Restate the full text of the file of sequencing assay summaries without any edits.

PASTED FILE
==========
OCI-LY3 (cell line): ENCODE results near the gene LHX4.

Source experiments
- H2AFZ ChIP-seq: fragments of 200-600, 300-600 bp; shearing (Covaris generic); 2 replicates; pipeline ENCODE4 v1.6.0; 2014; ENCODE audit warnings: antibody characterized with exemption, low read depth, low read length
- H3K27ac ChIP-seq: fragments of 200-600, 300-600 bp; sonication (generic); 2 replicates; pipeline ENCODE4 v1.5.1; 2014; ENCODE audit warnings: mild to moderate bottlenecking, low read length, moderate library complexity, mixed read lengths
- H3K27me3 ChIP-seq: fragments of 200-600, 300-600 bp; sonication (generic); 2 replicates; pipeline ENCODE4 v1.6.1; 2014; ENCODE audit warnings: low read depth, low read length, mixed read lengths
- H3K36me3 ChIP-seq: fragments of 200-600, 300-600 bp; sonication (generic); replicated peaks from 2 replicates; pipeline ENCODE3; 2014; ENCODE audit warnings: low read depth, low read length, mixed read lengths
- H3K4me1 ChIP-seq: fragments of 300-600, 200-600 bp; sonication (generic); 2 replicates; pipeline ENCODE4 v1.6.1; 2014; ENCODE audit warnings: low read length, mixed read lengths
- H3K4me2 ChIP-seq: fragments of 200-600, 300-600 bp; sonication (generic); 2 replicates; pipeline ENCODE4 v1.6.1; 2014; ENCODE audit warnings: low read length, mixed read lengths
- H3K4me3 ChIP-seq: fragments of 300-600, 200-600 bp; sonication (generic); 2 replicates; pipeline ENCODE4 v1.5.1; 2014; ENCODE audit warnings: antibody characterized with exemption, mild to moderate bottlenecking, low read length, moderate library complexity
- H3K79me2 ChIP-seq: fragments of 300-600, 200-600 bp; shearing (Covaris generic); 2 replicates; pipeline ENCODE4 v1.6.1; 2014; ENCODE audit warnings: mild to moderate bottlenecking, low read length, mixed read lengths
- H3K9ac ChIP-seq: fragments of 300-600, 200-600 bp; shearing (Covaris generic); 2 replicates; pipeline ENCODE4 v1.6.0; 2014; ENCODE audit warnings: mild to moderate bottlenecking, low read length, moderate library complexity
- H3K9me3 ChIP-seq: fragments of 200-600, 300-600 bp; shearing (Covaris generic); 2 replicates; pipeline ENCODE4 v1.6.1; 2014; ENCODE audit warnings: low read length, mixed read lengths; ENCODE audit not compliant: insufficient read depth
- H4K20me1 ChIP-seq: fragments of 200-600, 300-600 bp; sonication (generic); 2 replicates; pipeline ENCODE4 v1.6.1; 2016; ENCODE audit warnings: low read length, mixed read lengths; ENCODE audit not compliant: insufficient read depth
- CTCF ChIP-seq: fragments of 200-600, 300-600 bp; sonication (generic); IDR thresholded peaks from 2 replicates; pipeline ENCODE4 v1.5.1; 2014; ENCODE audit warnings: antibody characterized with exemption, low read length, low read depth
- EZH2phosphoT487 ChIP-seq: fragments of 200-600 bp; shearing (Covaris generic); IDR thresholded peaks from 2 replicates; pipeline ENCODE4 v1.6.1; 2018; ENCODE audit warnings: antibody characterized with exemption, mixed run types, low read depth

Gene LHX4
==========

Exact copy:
OCI-LY3 (cell line): ENCODE results near the gene LHX4.

Source experiments
- H2AFZ ChIP-seq: fragments of 200-600, 300-600 bp; shearing (Covaris generic); 2 replicates; pipeline ENCODE4 v1.6.0; 2014; ENCODE audit warnings: antibody characterized with exemption, low read depth, low read length
- H3K27ac ChIP-seq: fragments of 200-600, 300-600 bp; sonication (generic); 2 replicates; pipeline ENCODE4 v1.5.1; 2014; ENCODE audit warnings: mild to moderate bottlenecking, low read length, moderate library complexity, mixed read lengths
- H3K27me3 ChIP-seq: fragments of 200-600, 300-600 bp; sonication (generic); 2 replicates; pipeline ENCODE4 v1.6.1; 2014; ENCODE audit warnings: low read depth, low read length, mixed read lengths
- H3K36me3 ChIP-seq: fragments of 200-600, 300-600 bp; sonication (generic); replicated peaks from 2 replicates; pipeline ENCODE3; 2014; ENCODE audit warnings: low read depth, low read length, mixed read lengths
- H3K4me1 ChIP-seq: fragments of 300-600, 200-600 bp; sonication (generic); 2 replicates; pipeline ENCODE4 v1.6.1; 2014; ENCODE audit warnings: low read length, mixed read lengths
- H3K4me2 ChIP-seq: fragments of 200-600, 300-600 bp; sonication (generic); 2 replicates; pipeline ENCODE4 v1.6.1; 2014; ENCODE audit warnings: low read length, mixed read lengths
- H3K4me3 ChIP-seq: fragments of 300-600, 200-600 bp; sonication (generic); 2 replicates; pipeline ENCODE4 v1.5.1; 2014; ENCODE audit warnings: antibody characterized with exemption, mild to moderate bottlenecking, low read length, moderate library complexity
- H3K79me2 ChIP-seq: fragments of 300-600, 200-600 bp; shearing (Covaris generic); 2 replicates; pipeline ENCODE4 v1.6.1; 2014; ENCODE audit warnings: mild to moderate bottlenecking, low read length, mixed read lengths
- H3K9ac ChIP-seq: fragments of 300-600, 200-600 bp; shearing (Covaris generic); 2 replicates; pipeline ENCODE4 v1.6.0; 2014; ENCODE audit warnings: mild to moderate bottlenecking, low read length, moderate library complexity
- H3K9me3 ChIP-seq: fragments of 200-600, 300-600 bp; shearing (Covaris generic); 2 replicates; pipeline ENCODE4 v1.6.1; 2014; ENCODE audit warnings: low read length, mixed read lengths; ENCODE audit not compliant: insufficient read depth
- H4K20me1 ChIP-seq: fragments of 200-600, 300-600 bp; sonication (generic); 2 replicates; pipeline ENCODE4 v1.6.1; 2016; ENCODE audit warnings: low read length, mixed read lengths; ENCODE audit not compliant: insufficient read depth
- CTCF ChIP-seq: fragments of 200-600, 300-600 bp; sonication (generic); IDR thresholded peaks from 2 replicates; pipeline ENCODE4 v1.5.1; 2014; ENCODE audit warnings: antibody characterized with exemption, low read length, low read depth
- EZH2phosphoT487 ChIP-seq: fragments of 200-600 bp; shearing (Covaris generic); IDR thresholded peaks from 2 replicates; pipeline ENCODE4 v1.6.1; 2018; ENCODE audit warnings: antibody characterized with exemption, mixed run types, low read depth

Gene LHX4